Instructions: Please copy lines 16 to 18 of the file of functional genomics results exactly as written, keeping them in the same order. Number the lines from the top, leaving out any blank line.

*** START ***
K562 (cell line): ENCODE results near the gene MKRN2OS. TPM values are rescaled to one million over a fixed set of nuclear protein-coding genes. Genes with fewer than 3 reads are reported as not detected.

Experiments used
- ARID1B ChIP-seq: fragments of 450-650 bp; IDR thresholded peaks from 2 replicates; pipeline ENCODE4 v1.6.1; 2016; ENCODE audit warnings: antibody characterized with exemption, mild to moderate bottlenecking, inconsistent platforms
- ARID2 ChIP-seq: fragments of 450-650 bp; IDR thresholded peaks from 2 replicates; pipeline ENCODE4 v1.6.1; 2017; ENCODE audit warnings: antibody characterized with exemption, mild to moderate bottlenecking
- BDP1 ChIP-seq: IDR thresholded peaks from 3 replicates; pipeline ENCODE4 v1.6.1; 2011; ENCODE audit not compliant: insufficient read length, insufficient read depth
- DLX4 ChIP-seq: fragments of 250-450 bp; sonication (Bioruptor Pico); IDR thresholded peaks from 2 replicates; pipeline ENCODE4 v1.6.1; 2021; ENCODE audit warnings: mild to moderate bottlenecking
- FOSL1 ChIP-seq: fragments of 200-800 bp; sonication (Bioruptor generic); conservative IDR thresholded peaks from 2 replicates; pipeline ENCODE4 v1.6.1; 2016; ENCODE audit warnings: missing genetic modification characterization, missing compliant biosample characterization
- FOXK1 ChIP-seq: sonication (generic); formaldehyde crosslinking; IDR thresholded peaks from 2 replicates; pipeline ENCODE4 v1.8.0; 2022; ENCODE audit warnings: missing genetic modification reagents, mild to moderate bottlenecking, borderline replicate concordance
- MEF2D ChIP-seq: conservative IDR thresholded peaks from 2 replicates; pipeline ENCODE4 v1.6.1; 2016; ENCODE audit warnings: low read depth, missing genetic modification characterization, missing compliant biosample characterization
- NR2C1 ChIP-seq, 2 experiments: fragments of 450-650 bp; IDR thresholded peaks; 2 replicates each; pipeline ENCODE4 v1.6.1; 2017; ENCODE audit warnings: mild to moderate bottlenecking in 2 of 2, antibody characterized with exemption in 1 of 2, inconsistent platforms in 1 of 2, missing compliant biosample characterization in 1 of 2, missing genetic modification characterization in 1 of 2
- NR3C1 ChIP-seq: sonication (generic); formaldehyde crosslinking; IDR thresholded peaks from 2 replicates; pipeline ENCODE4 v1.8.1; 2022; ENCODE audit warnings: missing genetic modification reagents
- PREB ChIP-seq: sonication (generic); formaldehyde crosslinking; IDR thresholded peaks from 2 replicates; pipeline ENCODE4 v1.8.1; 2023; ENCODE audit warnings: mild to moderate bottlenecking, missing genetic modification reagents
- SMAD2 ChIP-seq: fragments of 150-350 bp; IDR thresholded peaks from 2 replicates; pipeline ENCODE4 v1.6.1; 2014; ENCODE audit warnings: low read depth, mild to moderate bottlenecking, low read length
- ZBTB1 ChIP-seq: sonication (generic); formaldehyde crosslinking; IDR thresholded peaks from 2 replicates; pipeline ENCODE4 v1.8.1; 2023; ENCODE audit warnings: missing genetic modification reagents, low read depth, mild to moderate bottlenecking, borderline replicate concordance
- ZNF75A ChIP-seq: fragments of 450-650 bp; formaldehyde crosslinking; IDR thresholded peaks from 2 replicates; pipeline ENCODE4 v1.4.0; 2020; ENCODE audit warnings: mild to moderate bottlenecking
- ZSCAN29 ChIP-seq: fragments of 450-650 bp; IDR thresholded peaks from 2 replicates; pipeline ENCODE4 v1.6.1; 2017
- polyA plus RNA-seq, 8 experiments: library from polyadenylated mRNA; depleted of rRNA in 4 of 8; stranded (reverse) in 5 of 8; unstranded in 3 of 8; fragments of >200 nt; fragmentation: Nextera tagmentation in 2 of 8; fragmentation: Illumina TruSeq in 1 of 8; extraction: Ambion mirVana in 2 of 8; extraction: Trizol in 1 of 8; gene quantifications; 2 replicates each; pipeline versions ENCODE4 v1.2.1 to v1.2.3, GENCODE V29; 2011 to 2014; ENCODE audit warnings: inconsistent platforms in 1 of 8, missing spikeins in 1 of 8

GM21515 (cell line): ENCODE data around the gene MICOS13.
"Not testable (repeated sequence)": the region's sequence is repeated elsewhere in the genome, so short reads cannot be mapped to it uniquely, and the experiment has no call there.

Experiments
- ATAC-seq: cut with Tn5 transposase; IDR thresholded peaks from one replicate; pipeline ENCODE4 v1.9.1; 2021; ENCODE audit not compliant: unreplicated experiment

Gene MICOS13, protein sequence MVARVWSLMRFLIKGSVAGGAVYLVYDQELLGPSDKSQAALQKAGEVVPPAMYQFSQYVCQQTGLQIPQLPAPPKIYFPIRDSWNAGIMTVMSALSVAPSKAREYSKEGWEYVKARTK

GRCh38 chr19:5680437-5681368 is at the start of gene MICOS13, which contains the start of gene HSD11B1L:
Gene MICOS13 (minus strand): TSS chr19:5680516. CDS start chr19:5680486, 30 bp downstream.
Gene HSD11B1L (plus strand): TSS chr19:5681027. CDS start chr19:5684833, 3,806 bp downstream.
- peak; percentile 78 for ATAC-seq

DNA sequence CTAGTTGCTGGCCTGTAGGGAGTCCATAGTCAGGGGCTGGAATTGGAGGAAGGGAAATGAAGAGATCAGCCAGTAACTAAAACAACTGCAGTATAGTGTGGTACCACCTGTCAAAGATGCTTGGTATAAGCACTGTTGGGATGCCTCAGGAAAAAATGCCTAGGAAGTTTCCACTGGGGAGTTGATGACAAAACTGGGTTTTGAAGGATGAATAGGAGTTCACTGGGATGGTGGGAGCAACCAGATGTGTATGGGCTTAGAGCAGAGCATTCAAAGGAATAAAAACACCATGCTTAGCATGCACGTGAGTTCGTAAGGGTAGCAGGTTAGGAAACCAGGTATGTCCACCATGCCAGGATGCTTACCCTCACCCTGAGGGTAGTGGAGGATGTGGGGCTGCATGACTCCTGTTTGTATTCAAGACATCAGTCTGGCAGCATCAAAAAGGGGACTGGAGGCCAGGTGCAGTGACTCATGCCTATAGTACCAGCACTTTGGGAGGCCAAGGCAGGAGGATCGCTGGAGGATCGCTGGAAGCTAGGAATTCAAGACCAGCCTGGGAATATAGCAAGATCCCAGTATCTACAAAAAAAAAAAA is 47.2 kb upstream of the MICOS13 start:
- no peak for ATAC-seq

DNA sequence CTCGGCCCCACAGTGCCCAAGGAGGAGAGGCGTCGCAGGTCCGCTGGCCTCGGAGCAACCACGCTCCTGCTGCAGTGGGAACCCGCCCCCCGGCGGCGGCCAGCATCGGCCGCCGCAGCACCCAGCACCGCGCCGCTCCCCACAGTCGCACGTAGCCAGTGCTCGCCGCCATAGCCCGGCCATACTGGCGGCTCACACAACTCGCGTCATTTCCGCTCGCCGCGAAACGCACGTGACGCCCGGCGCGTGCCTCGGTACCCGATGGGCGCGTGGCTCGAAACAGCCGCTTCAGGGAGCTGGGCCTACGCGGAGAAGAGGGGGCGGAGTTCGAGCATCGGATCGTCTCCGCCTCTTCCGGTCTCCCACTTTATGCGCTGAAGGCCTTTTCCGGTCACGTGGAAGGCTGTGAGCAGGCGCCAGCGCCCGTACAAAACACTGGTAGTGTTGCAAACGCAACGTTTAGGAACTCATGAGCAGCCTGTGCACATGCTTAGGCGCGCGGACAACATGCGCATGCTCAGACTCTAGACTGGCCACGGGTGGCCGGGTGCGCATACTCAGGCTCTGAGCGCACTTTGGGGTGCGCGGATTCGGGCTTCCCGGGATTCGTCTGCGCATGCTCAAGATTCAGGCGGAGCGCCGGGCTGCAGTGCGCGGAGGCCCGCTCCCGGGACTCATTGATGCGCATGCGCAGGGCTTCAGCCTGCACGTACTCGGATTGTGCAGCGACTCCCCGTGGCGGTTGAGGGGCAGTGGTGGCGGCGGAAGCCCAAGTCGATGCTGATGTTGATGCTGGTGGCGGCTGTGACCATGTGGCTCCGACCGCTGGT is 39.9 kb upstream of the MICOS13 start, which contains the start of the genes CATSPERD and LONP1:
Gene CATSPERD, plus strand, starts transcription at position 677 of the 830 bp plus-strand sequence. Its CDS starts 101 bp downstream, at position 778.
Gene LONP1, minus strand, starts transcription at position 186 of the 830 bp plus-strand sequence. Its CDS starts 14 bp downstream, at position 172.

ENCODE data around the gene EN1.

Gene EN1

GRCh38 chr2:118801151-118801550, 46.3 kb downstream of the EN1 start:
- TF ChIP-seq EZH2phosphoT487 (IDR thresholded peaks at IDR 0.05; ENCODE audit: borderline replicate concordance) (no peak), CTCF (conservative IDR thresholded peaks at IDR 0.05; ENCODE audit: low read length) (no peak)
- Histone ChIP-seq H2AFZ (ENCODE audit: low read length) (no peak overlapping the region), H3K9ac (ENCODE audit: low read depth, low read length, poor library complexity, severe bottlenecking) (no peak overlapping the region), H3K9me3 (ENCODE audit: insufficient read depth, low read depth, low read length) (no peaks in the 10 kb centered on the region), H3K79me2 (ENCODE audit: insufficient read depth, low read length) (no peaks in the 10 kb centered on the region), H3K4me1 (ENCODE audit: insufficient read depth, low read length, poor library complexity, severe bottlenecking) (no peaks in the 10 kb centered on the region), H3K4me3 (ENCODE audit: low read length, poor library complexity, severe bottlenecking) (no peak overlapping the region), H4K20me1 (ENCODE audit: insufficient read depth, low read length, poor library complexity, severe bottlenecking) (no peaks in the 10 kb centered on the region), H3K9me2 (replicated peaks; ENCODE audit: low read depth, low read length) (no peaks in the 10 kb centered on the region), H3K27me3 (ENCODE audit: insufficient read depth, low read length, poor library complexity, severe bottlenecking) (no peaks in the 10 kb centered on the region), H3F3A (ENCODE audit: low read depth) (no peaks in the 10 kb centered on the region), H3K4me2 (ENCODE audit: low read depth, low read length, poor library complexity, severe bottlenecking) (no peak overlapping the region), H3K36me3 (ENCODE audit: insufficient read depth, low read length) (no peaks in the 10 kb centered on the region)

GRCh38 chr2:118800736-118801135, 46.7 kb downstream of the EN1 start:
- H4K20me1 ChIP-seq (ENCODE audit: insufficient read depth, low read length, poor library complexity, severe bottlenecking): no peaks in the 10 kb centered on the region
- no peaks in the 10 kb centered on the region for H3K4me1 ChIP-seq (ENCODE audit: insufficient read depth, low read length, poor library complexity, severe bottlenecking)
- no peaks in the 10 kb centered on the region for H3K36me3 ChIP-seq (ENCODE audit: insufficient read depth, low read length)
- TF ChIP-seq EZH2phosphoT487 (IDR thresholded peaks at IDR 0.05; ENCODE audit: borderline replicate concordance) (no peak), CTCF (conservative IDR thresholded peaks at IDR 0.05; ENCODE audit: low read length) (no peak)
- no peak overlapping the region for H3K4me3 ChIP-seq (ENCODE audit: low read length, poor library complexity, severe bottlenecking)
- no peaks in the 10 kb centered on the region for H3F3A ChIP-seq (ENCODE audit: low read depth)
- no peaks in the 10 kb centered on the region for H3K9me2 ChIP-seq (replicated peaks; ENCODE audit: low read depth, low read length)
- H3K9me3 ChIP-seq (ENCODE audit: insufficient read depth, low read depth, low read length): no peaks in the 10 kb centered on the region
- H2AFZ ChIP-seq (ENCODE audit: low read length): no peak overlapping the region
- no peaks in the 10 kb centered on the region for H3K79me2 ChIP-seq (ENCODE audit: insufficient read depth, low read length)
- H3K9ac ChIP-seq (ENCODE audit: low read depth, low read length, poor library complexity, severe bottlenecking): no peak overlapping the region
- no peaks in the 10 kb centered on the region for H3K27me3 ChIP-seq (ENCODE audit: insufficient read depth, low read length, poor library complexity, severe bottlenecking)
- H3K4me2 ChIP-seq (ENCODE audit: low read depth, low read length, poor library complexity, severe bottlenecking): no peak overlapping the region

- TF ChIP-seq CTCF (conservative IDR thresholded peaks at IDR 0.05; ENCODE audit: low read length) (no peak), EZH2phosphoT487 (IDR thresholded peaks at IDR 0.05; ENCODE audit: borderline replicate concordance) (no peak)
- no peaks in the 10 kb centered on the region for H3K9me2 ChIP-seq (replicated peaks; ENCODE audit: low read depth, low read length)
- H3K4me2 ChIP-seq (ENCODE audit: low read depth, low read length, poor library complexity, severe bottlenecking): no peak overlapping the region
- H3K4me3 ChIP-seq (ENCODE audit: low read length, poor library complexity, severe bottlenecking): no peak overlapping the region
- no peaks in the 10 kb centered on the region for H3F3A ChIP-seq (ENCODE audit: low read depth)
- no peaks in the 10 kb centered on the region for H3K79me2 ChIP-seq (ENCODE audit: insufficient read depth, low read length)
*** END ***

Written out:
- ZSCAN29 ChIP-seq: fragments of 450-650 bp; IDR thresholded peaks from 2 replicates; pipeline ENCODE4 v1.6.1; 2017
- polyA plus RNA-seq, 8 experiments: library from polyadenylated mRNA; depleted of rRNA in 4 of 8; stranded (reverse) in 5 of 8; unstranded in 3 of 8; fragments of >200 nt; fragmentation: Nextera tagmentation in 2 of 8; fragmentation: Illumina TruSeq in 1 of 8; extraction: Ambion mirVana in 2 of 8; extraction: Trizol in 1 of 8; gene quantifications; 2 replicates each; pipeline versions ENCODE4 v1.2.1 to v1.2.3, GENCODE V29; 2011 to 2014; ENCODE audit warnings: inconsistent platforms in 1 of 8, missing spikeins in 1 of 8

GM21515 (cell line): ENCODE data around the gene MICOS13.